Four people walked away with only a few bumps and bruises among them after a Fairbanks veterinarian piloting a Cessna 182 made an emergency landing in swampy ground near Galena on Sunday, authorities said.
Pilot Terry Wighs, 63, of Fairbanks said he was flying three other men to Fairbanks and was en route to Galena for fuel when "the engine started sputtering and quit," Alaska State Troopers spokeswoman Beth Ipsen said in an email. "The plane made a hard landing, then flipped over in water and was partially submerged."
Wighs and his three passengers got out of the plane, made a fire to dry out and waited for rescue, troopers said.
The passengers were identified as Brian Madros, 20, of Kaltag; Fred Huntington Jr., 27, of Kaltag; and Nathan Elswick, 32, of Anvik. They were headed to a hazardous materials training session in Fairbanks this week.
Two of the men in the plane suffered minor injuries described as bumps and bruises, according to Clint Johnson, Alaska region chief for the National Transportation Safety Board. Two were uninjured.
The plane went down about 25 miles southwest of Galena.
Wighs told Johnson that he was flying at a level cruise altitude of 1,500 feet when the engine quit and he had to make a forced "deadstick" landing without power.
"He selected the banks of the lake as an emergency touchdown spot," Johnson said.
Wighs left Fairbanks early Sunday morning, authorities say. He picked up Elswick in Anvik, then the other two in Kaltag, before heading for Galena. All three communities lie along the Yukon River several hundred miles west of Fairbanks.
A search began after the plane's emergency beacon activated early Sunday afternoon. The 11th Air Force Rescue Coordination Center at Joint Base Elmendorf-Richardson called troopers in Galena at 2:15 p.m. Sunday but no aircraft were available there and Fairbanks was deemed too far away to respond.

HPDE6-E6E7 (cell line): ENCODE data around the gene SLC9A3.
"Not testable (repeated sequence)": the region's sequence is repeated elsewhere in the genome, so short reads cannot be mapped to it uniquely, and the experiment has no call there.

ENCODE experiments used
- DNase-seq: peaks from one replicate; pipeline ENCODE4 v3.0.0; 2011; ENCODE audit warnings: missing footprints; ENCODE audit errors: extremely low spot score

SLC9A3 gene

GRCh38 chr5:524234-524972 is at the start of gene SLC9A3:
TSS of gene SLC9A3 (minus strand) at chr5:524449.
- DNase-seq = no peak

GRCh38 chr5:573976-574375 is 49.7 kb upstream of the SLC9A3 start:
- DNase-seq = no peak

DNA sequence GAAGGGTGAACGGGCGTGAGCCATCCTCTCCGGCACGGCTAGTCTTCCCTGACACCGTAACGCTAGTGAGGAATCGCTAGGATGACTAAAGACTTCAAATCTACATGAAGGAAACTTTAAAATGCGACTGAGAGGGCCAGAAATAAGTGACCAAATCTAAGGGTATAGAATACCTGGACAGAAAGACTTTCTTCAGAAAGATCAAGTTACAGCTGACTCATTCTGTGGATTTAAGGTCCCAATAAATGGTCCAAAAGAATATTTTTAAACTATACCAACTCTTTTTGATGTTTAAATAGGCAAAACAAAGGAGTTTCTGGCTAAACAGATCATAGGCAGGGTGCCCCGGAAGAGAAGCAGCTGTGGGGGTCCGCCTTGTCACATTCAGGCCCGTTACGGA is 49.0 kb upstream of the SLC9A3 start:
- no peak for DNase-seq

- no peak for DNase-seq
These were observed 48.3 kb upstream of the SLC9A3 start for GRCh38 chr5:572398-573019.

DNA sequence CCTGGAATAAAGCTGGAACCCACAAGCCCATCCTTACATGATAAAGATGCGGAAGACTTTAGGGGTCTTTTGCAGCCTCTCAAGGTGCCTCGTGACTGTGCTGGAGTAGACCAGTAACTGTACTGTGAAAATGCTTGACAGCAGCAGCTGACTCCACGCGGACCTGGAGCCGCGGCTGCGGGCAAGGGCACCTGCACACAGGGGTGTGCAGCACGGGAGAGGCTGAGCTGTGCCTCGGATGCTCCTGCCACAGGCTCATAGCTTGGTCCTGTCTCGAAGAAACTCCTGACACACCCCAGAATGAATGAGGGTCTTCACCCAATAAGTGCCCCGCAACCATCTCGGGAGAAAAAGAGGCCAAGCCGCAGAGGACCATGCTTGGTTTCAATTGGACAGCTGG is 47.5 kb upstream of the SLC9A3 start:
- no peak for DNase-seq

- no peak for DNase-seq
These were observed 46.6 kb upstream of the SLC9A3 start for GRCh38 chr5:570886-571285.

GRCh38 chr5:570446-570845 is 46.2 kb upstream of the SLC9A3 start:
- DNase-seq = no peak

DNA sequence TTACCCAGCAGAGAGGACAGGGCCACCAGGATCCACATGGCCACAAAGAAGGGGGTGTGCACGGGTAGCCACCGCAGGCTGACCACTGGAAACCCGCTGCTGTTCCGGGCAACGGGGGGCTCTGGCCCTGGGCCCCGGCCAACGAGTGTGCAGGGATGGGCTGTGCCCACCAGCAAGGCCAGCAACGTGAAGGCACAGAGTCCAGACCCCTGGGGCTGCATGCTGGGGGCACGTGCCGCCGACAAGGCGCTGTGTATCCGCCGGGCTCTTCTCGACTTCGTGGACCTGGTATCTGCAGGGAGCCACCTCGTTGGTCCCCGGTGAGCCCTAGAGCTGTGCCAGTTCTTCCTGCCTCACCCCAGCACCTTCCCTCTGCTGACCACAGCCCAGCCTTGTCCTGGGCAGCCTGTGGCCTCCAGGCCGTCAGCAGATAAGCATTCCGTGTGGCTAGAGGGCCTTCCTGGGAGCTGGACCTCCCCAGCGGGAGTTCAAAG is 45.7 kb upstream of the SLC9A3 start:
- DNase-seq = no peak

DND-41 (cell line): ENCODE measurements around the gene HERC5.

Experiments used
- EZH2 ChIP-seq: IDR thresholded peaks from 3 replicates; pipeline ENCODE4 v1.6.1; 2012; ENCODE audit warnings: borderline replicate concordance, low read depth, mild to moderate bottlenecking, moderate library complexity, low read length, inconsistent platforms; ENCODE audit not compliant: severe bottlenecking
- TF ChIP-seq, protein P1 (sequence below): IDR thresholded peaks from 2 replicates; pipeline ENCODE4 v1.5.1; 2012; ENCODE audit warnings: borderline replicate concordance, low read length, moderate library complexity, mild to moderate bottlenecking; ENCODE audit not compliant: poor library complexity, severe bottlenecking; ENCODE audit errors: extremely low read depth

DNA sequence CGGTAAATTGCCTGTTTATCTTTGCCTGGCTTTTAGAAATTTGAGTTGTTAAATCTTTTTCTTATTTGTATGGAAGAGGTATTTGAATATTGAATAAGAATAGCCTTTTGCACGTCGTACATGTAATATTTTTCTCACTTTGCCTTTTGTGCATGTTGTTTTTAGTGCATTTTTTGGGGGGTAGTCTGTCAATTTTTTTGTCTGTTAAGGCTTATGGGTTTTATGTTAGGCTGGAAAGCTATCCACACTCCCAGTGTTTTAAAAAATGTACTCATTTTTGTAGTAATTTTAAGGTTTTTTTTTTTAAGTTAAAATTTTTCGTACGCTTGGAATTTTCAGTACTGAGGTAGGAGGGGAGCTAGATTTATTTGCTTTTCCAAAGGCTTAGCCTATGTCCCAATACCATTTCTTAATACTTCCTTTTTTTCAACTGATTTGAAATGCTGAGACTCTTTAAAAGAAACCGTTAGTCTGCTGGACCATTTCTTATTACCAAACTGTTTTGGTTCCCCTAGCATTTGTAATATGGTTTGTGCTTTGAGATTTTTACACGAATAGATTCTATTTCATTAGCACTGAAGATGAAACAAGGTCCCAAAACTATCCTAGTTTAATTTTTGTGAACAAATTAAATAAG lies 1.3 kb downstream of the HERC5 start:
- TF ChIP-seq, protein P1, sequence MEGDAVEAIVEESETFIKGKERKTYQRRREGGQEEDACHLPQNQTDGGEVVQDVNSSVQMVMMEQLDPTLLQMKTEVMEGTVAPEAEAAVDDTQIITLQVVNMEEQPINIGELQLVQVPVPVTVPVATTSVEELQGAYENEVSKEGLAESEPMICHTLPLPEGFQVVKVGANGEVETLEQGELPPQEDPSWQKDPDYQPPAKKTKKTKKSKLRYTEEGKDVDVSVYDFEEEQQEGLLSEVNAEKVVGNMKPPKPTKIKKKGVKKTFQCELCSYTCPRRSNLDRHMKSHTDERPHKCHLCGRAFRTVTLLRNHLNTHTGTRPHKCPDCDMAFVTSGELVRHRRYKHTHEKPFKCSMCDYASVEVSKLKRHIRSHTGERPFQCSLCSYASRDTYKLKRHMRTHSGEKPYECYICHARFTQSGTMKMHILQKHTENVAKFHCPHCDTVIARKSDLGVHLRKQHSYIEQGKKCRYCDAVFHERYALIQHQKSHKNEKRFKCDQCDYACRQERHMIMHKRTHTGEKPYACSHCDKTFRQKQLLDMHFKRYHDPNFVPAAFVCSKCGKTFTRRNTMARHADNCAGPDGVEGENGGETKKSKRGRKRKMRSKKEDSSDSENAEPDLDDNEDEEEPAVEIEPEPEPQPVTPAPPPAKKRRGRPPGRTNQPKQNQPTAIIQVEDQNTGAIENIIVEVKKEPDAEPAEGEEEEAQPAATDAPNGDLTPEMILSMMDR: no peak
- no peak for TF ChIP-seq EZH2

Instead, a plane with the Civil Air Patrol in Galena flew to the coordinates broadcast by the emergency beacon, Ipsen said.
The pilot spotted the overturned Cessna and the four men, walking around and indicating they were OK, she said. But the pilot couldn't land because the plane didn't have floats.
Two pilots from the U.S. Fish and Wildlife Service out of Galena flew Super Cubs with floats and landed on a nearby pond. One pilot used his personal plane.
The four men got to Galena by 8:45 p.m. Sunday. They all refused treatment, troopers said.
The Cessna is registered to Iksgiza Air Service LLC in Fairbanks. No one answered the phone at the company's offices Monday afternoon.
Reached by phone Monday morning, Wighs, who works as a veterinarian in Fairbanks, asked to talk later in the day but another call wasn't returned. A federal pilot registration database indicates that he holds a commercial single-engine certificate as well as an instrument rating.
Reach Zaz Hollander at email@example.com or 257-4317.
By ZAZ HOLLANDER